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THEATER Chai Anxiety:

THEATER Chai Anxiety:

Joshua Elias Harmon’s ‘Bad Jews.’

Ted Merwin’s column appears monthly. He writes about theater for the paper and is the author of the award-winning “Pastrami on Rye,” a history of the Jewish deli.

The High Holy Days may coincide with the beginning of the new theater season, but rarely do the two dovetail so neatly as they do in Joshua Elias Harmon’s “Bad Jews,” a play about two cousins fighting over the Chai necklace of their just-deceased grandfather. Directed by Daniel Aukin, the play starts previews in early October at the Roundabout Underground. Just as Jews finish up their annual process of introspection, the play asks piercing questions about what it means to forsake one’s heritage — and if one person’s embrace is another’s betrayal.

“Bad Jews” takes place on the Upper West Side, in the apartment of frizzy-haired, opinionated Daphna Feygenbaum (Tracee Chimo), where she and her taciturn cousin Jonah (Philip Ettinger) have just returned home after the funeral of their grandfather, who was a Holocaust survivor. The sparks start to fly when Jonah’s free-wheelinging brother, Liam (Michael Zegen) arrives with his meek non-Jewish girlfriend, Melody (Molly Ranson), upon whom he is planning to bestow the Chai necklace as a sign of their engagement. This enrages Daphna, who has an Israeli boyfriend and who is planning to make aliyah; she claims ownership of the necklace for herself and views her cousin as a traitor to Judaism.

Harmon grew up in a Conservative Jewish family in upstate Rye Brook. His first published work was a poem that he wrote for a Jewish Week contest; he went on to study drama at Northwestern University and to earn a master’s degree from Carnegie Mellon. While his play, “Love in the Time of Channukah,” was performed at the Hangar Theater in Ithaca in 2009, “Bad Jews” marks his New York debut.

The seed for “Bad Jews” was planted, Harmon said, when he attended a Holocaust remembrance ceremony in college that featured the grandchildren of survivors. Harmon was dismayed by hearing the perspective of those who experienced the Holocaust in such an indirect way. “It was totally unmoving. The grandchildren looked and sounded like me; they didn’t have an accent, and they didn’t bear witness to anything.”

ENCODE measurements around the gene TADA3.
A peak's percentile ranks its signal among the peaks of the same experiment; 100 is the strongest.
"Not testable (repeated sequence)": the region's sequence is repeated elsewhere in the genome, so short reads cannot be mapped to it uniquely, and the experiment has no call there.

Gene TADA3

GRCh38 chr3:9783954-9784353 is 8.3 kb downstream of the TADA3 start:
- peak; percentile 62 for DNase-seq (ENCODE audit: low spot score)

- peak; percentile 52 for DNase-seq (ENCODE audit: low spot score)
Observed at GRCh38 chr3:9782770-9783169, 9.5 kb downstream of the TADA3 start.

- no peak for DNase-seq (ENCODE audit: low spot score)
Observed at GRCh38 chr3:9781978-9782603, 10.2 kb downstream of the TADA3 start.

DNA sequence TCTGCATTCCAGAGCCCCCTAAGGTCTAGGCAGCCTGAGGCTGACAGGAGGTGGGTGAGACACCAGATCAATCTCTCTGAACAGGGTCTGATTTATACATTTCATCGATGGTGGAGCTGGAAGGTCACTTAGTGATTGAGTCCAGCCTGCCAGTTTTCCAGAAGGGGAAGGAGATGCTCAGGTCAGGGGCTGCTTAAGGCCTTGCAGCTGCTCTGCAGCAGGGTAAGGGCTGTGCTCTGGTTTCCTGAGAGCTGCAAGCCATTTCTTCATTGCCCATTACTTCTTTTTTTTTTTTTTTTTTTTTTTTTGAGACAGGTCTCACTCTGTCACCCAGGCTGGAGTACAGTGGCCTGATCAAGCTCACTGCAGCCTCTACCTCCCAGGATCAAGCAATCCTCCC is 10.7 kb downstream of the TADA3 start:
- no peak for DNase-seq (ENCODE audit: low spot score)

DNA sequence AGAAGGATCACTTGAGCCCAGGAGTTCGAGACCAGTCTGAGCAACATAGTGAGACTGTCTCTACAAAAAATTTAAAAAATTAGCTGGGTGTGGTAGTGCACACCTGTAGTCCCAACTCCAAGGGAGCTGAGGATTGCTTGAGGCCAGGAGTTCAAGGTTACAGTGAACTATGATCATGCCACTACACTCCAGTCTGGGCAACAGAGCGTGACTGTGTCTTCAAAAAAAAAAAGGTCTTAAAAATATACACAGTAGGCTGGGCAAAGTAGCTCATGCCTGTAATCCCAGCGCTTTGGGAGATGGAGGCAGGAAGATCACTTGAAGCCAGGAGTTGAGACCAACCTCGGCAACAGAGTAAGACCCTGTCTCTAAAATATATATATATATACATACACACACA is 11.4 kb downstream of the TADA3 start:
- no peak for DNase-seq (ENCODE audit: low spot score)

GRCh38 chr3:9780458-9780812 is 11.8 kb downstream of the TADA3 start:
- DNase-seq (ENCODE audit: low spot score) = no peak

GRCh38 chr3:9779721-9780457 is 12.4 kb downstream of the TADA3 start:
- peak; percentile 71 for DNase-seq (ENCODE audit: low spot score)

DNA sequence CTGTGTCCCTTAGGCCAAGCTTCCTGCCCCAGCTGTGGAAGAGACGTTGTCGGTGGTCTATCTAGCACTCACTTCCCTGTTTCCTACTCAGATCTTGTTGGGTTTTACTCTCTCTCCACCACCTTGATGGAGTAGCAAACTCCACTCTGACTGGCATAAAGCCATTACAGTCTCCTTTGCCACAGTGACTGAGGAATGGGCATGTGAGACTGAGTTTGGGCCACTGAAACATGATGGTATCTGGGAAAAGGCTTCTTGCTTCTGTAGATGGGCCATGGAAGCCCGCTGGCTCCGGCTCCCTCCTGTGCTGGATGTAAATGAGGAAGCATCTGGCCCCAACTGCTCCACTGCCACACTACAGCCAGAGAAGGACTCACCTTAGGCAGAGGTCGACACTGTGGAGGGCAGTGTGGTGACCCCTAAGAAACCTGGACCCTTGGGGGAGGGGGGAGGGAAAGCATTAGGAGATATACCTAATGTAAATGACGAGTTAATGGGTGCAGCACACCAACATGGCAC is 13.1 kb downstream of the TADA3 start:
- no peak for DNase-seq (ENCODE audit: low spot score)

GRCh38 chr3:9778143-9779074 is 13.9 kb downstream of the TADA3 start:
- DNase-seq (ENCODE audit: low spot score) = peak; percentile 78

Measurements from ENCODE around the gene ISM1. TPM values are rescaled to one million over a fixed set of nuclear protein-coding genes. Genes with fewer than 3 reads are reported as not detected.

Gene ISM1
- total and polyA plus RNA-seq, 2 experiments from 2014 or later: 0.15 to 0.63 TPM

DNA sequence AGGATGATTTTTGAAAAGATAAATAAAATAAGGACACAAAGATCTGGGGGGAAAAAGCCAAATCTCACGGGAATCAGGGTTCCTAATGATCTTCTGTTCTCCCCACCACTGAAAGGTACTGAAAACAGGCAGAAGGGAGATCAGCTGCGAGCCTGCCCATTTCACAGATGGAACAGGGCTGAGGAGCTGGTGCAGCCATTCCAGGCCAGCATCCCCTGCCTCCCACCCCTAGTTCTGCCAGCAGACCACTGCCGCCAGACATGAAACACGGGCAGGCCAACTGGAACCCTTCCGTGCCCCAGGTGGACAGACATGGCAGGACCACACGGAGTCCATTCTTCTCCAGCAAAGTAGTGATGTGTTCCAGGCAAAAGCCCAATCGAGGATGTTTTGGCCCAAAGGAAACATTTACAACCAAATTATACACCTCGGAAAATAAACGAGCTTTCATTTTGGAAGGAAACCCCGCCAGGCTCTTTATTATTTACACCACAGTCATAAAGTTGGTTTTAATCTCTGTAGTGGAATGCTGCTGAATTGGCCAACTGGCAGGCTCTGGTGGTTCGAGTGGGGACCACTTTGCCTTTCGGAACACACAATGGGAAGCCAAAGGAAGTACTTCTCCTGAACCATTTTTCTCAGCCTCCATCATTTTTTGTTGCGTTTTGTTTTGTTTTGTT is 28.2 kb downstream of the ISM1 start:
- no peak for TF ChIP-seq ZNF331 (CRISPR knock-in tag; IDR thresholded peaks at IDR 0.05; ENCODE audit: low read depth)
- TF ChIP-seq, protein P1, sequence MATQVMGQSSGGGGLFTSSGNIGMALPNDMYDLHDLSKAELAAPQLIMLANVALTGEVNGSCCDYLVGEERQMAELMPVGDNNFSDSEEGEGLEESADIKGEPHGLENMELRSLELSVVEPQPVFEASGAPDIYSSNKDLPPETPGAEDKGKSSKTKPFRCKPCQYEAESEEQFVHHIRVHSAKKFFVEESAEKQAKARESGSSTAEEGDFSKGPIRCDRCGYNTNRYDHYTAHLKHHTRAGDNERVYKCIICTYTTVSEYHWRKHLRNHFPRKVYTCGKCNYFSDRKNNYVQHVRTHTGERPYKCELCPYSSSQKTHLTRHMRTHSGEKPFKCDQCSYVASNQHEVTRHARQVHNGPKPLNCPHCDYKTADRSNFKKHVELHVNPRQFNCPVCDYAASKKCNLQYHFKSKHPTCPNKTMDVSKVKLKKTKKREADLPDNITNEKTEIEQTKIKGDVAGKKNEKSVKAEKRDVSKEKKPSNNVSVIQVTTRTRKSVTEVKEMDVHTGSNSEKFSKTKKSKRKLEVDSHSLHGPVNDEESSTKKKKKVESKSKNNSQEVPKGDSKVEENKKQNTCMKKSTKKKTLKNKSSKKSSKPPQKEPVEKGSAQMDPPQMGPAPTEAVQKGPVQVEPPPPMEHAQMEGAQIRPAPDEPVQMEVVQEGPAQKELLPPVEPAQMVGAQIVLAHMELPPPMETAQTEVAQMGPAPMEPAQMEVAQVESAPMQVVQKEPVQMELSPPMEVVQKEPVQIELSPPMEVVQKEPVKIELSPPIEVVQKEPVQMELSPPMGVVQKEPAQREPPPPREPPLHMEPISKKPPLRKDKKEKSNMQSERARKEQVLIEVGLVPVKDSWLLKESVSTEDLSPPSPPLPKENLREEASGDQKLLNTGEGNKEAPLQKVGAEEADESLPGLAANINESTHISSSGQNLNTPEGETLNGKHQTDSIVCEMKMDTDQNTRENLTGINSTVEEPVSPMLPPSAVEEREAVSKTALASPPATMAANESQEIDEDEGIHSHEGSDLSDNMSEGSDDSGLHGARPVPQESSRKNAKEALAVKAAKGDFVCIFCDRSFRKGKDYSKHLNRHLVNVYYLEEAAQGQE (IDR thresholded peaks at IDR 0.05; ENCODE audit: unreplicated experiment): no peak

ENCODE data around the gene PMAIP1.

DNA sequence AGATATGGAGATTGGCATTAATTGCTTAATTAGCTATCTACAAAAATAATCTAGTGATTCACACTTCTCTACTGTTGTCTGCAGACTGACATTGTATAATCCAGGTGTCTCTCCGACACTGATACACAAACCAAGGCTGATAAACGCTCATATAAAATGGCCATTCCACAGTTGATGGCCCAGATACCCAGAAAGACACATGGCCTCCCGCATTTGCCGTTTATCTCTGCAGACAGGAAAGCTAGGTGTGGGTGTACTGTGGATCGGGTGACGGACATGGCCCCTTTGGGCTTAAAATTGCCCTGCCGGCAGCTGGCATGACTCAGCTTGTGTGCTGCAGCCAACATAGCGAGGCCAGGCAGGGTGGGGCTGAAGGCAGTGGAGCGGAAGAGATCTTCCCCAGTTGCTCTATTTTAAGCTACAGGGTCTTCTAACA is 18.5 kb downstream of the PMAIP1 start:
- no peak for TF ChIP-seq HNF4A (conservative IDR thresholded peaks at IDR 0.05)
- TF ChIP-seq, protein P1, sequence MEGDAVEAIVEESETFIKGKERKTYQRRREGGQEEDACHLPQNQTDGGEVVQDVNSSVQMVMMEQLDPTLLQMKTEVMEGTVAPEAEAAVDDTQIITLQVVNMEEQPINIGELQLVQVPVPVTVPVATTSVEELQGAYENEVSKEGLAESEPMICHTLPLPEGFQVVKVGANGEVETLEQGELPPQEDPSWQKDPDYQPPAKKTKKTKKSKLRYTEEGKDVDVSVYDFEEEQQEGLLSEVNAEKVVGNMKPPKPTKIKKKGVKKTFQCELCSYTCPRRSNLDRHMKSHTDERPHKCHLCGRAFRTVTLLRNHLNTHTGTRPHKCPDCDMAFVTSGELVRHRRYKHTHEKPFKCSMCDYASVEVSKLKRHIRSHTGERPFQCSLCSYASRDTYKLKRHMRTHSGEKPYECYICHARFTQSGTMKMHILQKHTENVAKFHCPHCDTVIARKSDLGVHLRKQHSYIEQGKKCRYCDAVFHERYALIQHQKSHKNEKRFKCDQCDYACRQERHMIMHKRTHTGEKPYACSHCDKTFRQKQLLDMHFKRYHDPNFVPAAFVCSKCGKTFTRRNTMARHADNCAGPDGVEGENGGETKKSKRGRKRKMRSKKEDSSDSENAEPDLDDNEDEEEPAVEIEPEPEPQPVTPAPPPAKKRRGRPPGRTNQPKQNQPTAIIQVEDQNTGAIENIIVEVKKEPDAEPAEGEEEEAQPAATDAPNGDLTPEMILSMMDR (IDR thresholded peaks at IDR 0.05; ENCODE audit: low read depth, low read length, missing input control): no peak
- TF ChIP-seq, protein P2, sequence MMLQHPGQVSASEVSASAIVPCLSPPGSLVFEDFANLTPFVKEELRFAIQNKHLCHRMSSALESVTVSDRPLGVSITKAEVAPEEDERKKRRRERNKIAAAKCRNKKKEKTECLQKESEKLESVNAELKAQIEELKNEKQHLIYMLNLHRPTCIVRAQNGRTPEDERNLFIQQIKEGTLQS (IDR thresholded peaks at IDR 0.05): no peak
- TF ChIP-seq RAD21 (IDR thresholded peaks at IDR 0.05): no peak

The cousins in the play are also working through the process of developing their relationship to Jewish history and heritage, although they are two generations removed from both the Holocaust and the founding of the State of Israel. They are, the playwright said, “looking up from the bottom of their family tree.” They need to resolve questions about their grandfather’s legacy, including “what the legacy is, who has the right to carry it, and how well-equipped they are to do so.” Harmon said that he expects the audience members to “take sides pretty quickly” in this battle between the characters.

While a committed or pious Jew might be very offended by being called a “bad Jew,” Harmon noted that secular Jews, like Liam in the play, use it jokingly as a “badge of pride” before they eat non-kosher food or commit other violations of Jewish law. The term can thus take on almost antithetical meanings depending on context. But even those “bad Jews” who have strayed far from religious observance (as the playwright himself has done) use the term precisely because they continue to wrestle with what Judaism means to them. “They’re inadvertently still identifying or acknowledging what they are, were and came from.”

“Bad Jews” begins previews on Oct. 5, opens on Oct. 30, and runs through Dec. 30 at the Roundabout Underground, 111 W. 46th St. Performances are Tuesday-Sunday at 7 p.m., and Saturday and Sunday at 1:30 p.m. For tickets, $20, call the box office at (212) 719-1300 or visit